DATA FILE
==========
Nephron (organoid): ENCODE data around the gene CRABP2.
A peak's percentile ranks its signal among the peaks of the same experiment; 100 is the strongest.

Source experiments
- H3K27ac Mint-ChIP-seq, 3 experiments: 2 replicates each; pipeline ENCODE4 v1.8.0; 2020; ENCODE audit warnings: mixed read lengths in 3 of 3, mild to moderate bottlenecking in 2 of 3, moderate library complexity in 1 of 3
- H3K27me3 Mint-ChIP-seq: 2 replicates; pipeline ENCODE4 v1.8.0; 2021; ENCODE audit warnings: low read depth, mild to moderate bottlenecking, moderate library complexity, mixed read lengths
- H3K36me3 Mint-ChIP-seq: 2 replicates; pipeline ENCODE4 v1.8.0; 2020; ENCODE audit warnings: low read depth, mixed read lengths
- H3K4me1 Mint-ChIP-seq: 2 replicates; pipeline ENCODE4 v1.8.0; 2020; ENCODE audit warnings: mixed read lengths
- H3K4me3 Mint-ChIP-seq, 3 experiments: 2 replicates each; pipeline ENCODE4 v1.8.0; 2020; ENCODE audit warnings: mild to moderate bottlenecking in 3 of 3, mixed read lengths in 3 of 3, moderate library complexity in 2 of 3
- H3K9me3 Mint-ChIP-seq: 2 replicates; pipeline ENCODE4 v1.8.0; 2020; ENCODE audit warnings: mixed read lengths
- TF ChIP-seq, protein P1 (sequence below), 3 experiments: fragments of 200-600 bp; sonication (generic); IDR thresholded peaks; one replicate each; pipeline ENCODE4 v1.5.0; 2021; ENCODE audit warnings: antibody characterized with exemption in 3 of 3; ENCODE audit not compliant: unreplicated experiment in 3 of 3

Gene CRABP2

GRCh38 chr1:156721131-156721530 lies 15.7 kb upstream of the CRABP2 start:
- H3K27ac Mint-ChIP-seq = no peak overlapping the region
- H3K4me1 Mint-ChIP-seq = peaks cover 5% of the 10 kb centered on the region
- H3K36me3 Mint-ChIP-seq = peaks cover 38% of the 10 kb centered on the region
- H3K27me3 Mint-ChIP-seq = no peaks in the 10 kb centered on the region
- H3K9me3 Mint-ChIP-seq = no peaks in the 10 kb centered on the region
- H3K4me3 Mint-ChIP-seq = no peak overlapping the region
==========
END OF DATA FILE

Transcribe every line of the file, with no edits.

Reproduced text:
Nephron (organoid): ENCODE data around the gene CRABP2.
A peak's percentile ranks its signal among the peaks of the same experiment; 100 is the strongest.

Source experiments
- H3K27ac Mint-ChIP-seq, 3 experiments: 2 replicates each; pipeline ENCODE4 v1.8.0; 2020; ENCODE audit warnings: mixed read lengths in 3 of 3, mild to moderate bottlenecking in 2 of 3, moderate library complexity in 1 of 3
- H3K27me3 Mint-ChIP-seq: 2 replicates; pipeline ENCODE4 v1.8.0; 2021; ENCODE audit warnings: low read depth, mild to moderate bottlenecking, moderate library complexity, mixed read lengths
- H3K36me3 Mint-ChIP-seq: 2 replicates; pipeline ENCODE4 v1.8.0; 2020; ENCODE audit warnings: low read depth, mixed read lengths
- H3K4me1 Mint-ChIP-seq: 2 replicates; pipeline ENCODE4 v1.8.0; 2020; ENCODE audit warnings: mixed read lengths
- H3K4me3 Mint-ChIP-seq, 3 experiments: 2 replicates each; pipeline ENCODE4 v1.8.0; 2020; ENCODE audit warnings: mild to moderate bottlenecking in 3 of 3, mixed read lengths in 3 of 3, moderate library complexity in 2 of 3
- H3K9me3 Mint-ChIP-seq: 2 replicates; pipeline ENCODE4 v1.8.0; 2020; ENCODE audit warnings: mixed read lengths
- TF ChIP-seq, protein P1 (sequence below), 3 experiments: fragments of 200-600 bp; sonication (generic); IDR thresholded peaks; one replicate each; pipeline ENCODE4 v1.5.0; 2021; ENCODE audit warnings: antibody characterized with exemption in 3 of 3; ENCODE audit not compliant: unreplicated experiment in 3 of 3

Gene CRABP2

GRCh38 chr1:156721131-156721530 lies 15.7 kb upstream of the CRABP2 start:
- H3K27ac Mint-ChIP-seq = no peak overlapping the region
- H3K4me1 Mint-ChIP-seq = peaks cover 5% of the 10 kb centered on the region
- H3K36me3 Mint-ChIP-seq = peaks cover 38% of the 10 kb centered on the region
- H3K27me3 Mint-ChIP-seq = no peaks in the 10 kb centered on the region
- H3K9me3 Mint-ChIP-seq = no peaks in the 10 kb centered on the region
- H3K4me3 Mint-ChIP-seq = no peak overlapping the region